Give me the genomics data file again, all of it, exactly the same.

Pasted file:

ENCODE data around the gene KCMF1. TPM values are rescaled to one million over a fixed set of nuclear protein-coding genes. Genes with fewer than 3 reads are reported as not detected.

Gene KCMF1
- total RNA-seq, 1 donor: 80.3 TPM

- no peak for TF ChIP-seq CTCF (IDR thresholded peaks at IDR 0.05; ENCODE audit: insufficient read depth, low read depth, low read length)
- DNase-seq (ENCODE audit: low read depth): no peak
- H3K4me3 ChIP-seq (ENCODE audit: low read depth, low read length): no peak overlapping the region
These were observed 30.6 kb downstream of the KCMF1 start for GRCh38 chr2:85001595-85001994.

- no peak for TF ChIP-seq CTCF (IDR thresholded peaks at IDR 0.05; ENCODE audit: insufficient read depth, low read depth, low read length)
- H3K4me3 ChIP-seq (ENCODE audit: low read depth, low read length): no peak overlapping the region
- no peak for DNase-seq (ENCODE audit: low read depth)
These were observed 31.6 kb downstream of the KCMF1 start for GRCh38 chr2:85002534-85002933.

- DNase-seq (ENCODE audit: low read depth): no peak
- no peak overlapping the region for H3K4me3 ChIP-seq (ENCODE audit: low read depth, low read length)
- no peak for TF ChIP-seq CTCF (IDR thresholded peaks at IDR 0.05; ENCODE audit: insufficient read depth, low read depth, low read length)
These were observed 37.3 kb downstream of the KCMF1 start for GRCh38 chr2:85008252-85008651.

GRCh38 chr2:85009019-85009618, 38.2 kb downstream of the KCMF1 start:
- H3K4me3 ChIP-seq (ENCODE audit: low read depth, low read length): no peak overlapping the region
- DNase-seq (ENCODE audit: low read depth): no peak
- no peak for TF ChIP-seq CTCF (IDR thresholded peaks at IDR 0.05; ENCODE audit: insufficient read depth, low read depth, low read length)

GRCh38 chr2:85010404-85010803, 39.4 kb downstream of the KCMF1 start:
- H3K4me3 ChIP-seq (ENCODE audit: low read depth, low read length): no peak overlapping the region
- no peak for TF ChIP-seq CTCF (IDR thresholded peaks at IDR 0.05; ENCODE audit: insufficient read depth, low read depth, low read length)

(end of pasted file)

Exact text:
ENCODE data around the gene KCMF1. TPM values are rescaled to one million over a fixed set of nuclear protein-coding genes. Genes with fewer than 3 reads are reported as not detected.

Gene KCMF1
- total RNA-seq, 1 donor: 80.3 TPM

- no peak for TF ChIP-seq CTCF (IDR thresholded peaks at IDR 0.05; ENCODE audit: insufficient read depth, low read depth, low read length)
- DNase-seq (ENCODE audit: low read depth): no peak
- H3K4me3 ChIP-seq (ENCODE audit: low read depth, low read length): no peak overlapping the region
These were observed 30.6 kb downstream of the KCMF1 start for GRCh38 chr2:85001595-85001994.

- no peak for TF ChIP-seq CTCF (IDR thresholded peaks at IDR 0.05; ENCODE audit: insufficient read depth, low read depth, low read length)
- H3K4me3 ChIP-seq (ENCODE audit: low read depth, low read length): no peak overlapping the region
- no peak for DNase-seq (ENCODE audit: low read depth)
These were observed 31.6 kb downstream of the KCMF1 start for GRCh38 chr2:85002534-85002933.

- DNase-seq (ENCODE audit: low read depth): no peak
- no peak overlapping the region for H3K4me3 ChIP-seq (ENCODE audit: low read depth, low read length)
- no peak for TF ChIP-seq CTCF (IDR thresholded peaks at IDR 0.05; ENCODE audit: insufficient read depth, low read depth, low read length)
These were observed 37.3 kb downstream of the KCMF1 start for GRCh38 chr2:85008252-85008651.

GRCh38 chr2:85009019-85009618, 38.2 kb downstream of the KCMF1 start:
- H3K4me3 ChIP-seq (ENCODE audit: low read depth, low read length): no peak overlapping the region
- DNase-seq (ENCODE audit: low read depth): no peak
- no peak for TF ChIP-seq CTCF (IDR thresholded peaks at IDR 0.05; ENCODE audit: insufficient read depth, low read depth, low read length)

GRCh38 chr2:85010404-85010803, 39.4 kb downstream of the KCMF1 start:
- H3K4me3 ChIP-seq (ENCODE audit: low read depth, low read length): no peak overlapping the region
- no peak for TF ChIP-seq CTCF (IDR thresholded peaks at IDR 0.05; ENCODE audit: insufficient read depth, low read depth, low read length)